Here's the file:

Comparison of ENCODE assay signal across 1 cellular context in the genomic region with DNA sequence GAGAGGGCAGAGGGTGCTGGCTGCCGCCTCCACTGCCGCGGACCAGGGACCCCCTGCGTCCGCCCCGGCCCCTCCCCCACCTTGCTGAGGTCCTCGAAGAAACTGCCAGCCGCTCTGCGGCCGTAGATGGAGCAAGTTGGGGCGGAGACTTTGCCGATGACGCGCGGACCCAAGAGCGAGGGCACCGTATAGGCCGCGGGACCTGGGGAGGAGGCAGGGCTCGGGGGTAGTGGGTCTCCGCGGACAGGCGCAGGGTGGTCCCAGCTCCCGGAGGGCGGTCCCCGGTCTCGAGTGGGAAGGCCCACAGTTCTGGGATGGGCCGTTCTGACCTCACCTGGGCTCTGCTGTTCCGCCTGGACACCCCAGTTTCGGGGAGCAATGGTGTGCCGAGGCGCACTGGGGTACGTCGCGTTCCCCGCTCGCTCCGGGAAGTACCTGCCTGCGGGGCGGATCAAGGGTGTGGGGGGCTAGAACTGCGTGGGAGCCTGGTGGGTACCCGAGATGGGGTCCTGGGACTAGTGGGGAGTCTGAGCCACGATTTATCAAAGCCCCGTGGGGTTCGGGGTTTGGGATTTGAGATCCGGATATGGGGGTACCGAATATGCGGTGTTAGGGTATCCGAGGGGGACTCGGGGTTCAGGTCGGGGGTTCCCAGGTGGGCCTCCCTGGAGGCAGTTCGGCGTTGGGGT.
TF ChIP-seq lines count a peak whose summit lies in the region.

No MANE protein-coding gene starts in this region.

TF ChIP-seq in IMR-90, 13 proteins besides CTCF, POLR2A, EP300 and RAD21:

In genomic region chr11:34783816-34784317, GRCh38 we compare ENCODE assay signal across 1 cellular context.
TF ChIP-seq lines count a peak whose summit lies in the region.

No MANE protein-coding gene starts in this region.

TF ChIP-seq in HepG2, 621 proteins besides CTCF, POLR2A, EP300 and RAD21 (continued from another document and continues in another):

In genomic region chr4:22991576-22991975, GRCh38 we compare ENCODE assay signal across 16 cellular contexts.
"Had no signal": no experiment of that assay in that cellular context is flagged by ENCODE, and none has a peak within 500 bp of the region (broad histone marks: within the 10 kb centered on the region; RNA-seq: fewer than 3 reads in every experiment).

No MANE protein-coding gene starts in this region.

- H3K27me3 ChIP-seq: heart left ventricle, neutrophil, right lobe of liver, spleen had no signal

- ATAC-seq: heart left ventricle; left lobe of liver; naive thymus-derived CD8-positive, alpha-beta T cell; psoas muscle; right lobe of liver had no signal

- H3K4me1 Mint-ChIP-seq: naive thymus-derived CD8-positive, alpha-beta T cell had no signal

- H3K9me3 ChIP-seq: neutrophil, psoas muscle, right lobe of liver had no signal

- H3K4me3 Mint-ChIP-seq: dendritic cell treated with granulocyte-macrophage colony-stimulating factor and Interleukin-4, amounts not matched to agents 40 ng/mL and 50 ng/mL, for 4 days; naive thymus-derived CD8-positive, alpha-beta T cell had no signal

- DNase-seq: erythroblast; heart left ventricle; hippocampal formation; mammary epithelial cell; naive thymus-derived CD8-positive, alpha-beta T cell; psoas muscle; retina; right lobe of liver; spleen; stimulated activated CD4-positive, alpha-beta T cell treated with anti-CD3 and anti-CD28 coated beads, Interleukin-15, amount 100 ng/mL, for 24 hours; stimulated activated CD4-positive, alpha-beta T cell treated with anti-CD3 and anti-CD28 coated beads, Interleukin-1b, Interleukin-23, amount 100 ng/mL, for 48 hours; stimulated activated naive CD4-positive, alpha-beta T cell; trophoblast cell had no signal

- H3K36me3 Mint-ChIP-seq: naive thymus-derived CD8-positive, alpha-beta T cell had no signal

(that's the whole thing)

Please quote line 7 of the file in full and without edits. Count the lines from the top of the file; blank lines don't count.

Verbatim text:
No MANE protein-coding gene starts in this region.